Since we are interested in proving that the next perfect square is NEVER 3q1, convert all of the above into an expression relating the number to multiples of 3, and then discard the multiples of 3. 4 becomes +1 (multiple of 3 +1), 5 becomes –1, 7 becomes + 1, 9 becomes 0, 11 becomes –1, and so on.
The sequence of odd numbers will then become (starting with 5) –1, +1, 0, 1, +1, 0, 1, +1, 0, and so on. Provable if req.
This sequence is added, in turn, to the starting perfect square 4 (which is converted into +1) You can also start with 1(which is also +1)
Adding each converted odd number in turn gives 0, +1, +1, 0, +1, +1, 0, +1, +1….i.e. always 3q or 3q+1. Interesting.
Please add my name to your list.
Aitch 
 Follow
 17
 18122004 20:45
(Original post by Aitch)
The sequence of odd numbers will then become (starting with 5) –1, +1, 0, 1, +1, 0, 1, +1, 0, and so on. Provable if req. 
 Follow
 18
 18122004 22:39
I think it looks OK 
Dividing odd numbers from 5+ by 3 leaves remainders of
1, +1, 0, 1, +1, 0... etc.
Does this need a formal proof? I suppose it might...
Aitch 
 Follow
 19
 19122004 05:49
(Original post by Aitch)
I think it looks OK 
Dividing odd numbers from 5+ by 3 leaves remainders of
1, +1, 0, 1, +1, 0... etc.
Does this need a formal proof? I suppose it might...
Aitch
So this is exactly what you have to prove. 
 Follow
 20
 19122004 13:09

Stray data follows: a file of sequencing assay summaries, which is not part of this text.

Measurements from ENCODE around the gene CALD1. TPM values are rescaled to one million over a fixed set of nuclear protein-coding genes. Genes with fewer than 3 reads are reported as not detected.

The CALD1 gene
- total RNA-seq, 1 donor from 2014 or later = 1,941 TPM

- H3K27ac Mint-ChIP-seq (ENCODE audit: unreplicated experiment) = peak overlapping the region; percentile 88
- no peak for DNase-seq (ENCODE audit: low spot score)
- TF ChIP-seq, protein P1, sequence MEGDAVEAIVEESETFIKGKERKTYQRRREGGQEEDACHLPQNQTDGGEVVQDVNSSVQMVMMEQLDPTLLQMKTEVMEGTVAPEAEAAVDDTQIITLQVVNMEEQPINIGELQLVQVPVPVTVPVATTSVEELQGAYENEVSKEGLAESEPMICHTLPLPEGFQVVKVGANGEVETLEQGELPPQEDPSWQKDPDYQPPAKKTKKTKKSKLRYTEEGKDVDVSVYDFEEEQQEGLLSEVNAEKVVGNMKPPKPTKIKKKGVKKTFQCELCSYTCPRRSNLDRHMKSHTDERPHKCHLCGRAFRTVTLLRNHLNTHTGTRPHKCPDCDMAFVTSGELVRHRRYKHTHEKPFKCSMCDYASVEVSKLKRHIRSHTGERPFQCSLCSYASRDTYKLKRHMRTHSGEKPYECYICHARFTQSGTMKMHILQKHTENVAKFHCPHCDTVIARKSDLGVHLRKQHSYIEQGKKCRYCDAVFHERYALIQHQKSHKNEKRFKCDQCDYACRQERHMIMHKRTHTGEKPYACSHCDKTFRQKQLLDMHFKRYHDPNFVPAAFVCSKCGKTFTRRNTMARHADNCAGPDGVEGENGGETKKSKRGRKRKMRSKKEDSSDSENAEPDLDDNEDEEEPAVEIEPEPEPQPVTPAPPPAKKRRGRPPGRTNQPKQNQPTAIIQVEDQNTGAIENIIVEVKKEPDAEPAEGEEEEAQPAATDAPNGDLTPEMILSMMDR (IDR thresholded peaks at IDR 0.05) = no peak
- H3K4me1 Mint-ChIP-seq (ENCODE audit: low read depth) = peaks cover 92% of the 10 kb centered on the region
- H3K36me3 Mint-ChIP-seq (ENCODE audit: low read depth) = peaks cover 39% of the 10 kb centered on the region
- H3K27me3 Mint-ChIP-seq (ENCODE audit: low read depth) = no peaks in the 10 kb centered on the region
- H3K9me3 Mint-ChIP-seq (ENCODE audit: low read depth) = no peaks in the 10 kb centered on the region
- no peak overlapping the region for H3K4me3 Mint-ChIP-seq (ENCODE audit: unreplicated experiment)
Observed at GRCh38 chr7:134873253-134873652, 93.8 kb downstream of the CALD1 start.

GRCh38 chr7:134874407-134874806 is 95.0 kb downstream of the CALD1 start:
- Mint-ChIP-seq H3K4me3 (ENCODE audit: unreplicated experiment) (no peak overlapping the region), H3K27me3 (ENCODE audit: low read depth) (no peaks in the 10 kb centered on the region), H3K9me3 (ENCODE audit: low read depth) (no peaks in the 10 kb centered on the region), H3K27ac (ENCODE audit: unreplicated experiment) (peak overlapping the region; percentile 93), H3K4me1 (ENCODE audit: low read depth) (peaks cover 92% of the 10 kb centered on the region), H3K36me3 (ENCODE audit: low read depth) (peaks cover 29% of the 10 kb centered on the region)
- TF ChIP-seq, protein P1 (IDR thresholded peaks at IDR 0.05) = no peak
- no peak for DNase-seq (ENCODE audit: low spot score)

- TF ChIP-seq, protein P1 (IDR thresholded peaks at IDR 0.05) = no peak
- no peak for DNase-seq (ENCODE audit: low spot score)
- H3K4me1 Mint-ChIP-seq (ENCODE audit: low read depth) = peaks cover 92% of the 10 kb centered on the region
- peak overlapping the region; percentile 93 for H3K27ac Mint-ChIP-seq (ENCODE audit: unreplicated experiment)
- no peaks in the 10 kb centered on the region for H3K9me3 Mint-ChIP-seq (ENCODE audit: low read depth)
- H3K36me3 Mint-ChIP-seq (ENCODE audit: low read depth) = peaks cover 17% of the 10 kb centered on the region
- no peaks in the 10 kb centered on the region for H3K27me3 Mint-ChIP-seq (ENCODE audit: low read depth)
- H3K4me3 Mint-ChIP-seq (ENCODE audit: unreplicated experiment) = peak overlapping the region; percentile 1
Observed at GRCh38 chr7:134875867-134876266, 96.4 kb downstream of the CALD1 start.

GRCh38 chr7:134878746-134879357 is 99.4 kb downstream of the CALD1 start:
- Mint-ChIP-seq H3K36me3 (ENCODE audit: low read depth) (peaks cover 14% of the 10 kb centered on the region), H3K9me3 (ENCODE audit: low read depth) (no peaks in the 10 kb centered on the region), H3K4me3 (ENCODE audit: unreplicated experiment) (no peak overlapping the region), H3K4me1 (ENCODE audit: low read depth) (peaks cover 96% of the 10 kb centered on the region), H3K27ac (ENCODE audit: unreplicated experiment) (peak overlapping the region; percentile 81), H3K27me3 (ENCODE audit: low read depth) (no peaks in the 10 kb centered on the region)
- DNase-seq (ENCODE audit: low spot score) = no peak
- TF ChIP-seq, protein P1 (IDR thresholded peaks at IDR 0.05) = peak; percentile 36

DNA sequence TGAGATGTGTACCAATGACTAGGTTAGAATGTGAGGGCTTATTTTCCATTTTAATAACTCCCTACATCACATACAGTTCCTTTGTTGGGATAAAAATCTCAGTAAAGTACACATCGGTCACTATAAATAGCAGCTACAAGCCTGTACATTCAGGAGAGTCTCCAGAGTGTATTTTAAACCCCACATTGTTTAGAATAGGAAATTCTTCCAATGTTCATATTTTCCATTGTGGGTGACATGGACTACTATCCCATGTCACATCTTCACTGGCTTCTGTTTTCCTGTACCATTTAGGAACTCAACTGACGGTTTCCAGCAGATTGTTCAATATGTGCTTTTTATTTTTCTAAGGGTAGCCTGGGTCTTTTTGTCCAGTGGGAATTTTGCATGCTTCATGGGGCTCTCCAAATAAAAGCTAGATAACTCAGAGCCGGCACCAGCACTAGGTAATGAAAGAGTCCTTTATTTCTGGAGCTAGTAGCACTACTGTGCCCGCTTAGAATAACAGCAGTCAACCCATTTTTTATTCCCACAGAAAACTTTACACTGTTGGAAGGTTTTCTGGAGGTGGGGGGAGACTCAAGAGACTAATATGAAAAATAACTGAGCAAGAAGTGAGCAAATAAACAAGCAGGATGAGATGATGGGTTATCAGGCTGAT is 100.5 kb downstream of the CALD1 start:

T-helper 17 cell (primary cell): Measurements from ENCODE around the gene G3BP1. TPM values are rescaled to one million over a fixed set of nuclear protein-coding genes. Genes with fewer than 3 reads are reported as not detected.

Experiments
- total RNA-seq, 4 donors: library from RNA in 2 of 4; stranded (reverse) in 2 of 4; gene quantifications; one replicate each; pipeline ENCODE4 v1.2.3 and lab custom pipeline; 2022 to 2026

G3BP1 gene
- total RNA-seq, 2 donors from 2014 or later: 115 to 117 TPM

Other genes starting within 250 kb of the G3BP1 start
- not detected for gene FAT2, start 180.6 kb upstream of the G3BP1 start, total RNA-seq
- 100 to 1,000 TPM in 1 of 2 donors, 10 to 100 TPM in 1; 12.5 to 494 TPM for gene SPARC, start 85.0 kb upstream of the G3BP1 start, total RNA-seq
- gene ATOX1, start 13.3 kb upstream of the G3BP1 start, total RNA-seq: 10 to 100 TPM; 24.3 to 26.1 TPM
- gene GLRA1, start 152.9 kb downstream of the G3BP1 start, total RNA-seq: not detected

Sequence 5,7,9,11,13,15,17,...
If we divide the list into blocks of 3 terms, then since for any term T(n) we know that T(n) = T (n3) + 6, we can reduce the list to 3 general terms:
5+6b
7+6b
9+6b
where b is some + integer.
So, since adding 6b to any of these does not change the relationship of the expression to multiples of 3 (as 6b is a multiple of 3), it should be sufficient to prove that
5=(multiple of 3)1
7=(multiple of 3)+1
9=(multiple of 3)+0
and since all following blocks of 3 terms are of the form
5+6b
7+6b
9+6b
this sequence will be repeated ad infinitum.
Related discussions
Related university courses

Biblical Studies and Mathematics
University of St Andrews

Chemistry with Mathematics
UCL

German and Mathematics
University of Leeds

Economics and Mathematics
University of Essex

Financial Mathematics
Cardiff University

Computer Science and Mathematics
Edge Hill University

Sport Science and Mathematics
Nottingham Trent University

Mathematics (with Study Year Abroad)
University of Bath

Mathematics and Physics
University of St Andrews

Mathematics/Business and Management
University of Glasgow
We have a brilliant team of more than 60 Support Team members looking after discussions on The Student Room, helping to make it a fun, safe and useful place to hang out.
 Notnek
 charco
 Mr M
 Changing Skies
 F1's Finest
 RDKGames
 davros
 Gingerbread101
 Kvothe the Arcane
 TeeEff
 The Empire Odyssey
 Protostar
 TheConfusedMedic
 nisha.sri
 claireestelle
 Doonesbury
 furryface12
 Amefish
 Lemur14
 brainzistheword
 Sonechka
 TheAnxiousSloth
 EstelOfTheEyrie
 CoffeeAndPolitics
 Labrador99
 EmilySarah00
 thekidwhogames
 entertainmyfaith
 Eimmanuel
 Toastiekid
 CinnamonSmol
 Qer